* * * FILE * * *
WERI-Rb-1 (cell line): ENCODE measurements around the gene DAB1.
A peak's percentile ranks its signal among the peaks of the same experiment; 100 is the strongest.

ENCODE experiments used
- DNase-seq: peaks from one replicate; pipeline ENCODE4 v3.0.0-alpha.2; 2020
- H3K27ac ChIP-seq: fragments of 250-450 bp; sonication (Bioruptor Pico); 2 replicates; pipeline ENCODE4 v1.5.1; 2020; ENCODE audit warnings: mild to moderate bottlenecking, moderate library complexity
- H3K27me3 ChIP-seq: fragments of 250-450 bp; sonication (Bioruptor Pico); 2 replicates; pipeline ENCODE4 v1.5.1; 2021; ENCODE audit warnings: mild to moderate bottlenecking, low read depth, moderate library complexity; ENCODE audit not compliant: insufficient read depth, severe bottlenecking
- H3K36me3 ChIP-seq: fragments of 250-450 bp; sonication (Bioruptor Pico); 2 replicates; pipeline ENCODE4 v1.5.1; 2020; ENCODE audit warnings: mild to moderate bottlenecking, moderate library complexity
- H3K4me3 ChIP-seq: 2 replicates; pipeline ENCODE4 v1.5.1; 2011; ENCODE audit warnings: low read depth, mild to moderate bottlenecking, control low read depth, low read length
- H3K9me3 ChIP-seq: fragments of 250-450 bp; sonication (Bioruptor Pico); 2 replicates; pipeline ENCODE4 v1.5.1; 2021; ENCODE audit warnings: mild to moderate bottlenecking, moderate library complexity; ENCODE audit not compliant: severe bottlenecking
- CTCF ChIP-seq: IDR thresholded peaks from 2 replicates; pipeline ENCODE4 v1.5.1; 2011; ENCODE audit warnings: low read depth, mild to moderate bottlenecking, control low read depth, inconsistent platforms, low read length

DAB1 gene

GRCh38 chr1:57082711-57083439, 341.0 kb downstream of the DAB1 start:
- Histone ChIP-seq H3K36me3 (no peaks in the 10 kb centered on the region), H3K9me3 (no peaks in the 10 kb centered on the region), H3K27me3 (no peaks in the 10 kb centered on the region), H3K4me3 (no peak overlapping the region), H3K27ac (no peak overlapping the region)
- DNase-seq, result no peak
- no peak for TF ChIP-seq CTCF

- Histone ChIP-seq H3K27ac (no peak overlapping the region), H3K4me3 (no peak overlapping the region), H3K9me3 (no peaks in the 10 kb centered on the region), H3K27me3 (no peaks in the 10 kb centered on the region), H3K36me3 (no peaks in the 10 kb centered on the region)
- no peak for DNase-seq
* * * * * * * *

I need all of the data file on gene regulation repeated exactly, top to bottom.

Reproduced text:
WERI-Rb-1 (cell line): ENCODE measurements around the gene DAB1.
A peak's percentile ranks its signal among the peaks of the same experiment; 100 is the strongest.

ENCODE experiments used
- DNase-seq: peaks from one replicate; pipeline ENCODE4 v3.0.0-alpha.2; 2020
- H3K27ac ChIP-seq: fragments of 250-450 bp; sonication (Bioruptor Pico); 2 replicates; pipeline ENCODE4 v1.5.1; 2020; ENCODE audit warnings: mild to moderate bottlenecking, moderate library complexity
- H3K27me3 ChIP-seq: fragments of 250-450 bp; sonication (Bioruptor Pico); 2 replicates; pipeline ENCODE4 v1.5.1; 2021; ENCODE audit warnings: mild to moderate bottlenecking, low read depth, moderate library complexity; ENCODE audit not compliant: insufficient read depth, severe bottlenecking
- H3K36me3 ChIP-seq: fragments of 250-450 bp; sonication (Bioruptor Pico); 2 replicates; pipeline ENCODE4 v1.5.1; 2020; ENCODE audit warnings: mild to moderate bottlenecking, moderate library complexity
- H3K4me3 ChIP-seq: 2 replicates; pipeline ENCODE4 v1.5.1; 2011; ENCODE audit warnings: low read depth, mild to moderate bottlenecking, control low read depth, low read length
- H3K9me3 ChIP-seq: fragments of 250-450 bp; sonication (Bioruptor Pico); 2 replicates; pipeline ENCODE4 v1.5.1; 2021; ENCODE audit warnings: mild to moderate bottlenecking, moderate library complexity; ENCODE audit not compliant: severe bottlenecking
- CTCF ChIP-seq: IDR thresholded peaks from 2 replicates; pipeline ENCODE4 v1.5.1; 2011; ENCODE audit warnings: low read depth, mild to moderate bottlenecking, control low read depth, inconsistent platforms, low read length

DAB1 gene

GRCh38 chr1:57082711-57083439, 341.0 kb downstream of the DAB1 start:
- Histone ChIP-seq H3K36me3 (no peaks in the 10 kb centered on the region), H3K9me3 (no peaks in the 10 kb centered on the region), H3K27me3 (no peaks in the 10 kb centered on the region), H3K4me3 (no peak overlapping the region), H3K27ac (no peak overlapping the region)
- DNase-seq, result no peak
- no peak for TF ChIP-seq CTCF

- Histone ChIP-seq H3K27ac (no peak overlapping the region), H3K4me3 (no peak overlapping the region), H3K9me3 (no peaks in the 10 kb centered on the region), H3K27me3 (no peaks in the 10 kb centered on the region), H3K36me3 (no peaks in the 10 kb centered on the region)
- no peak for DNase-seq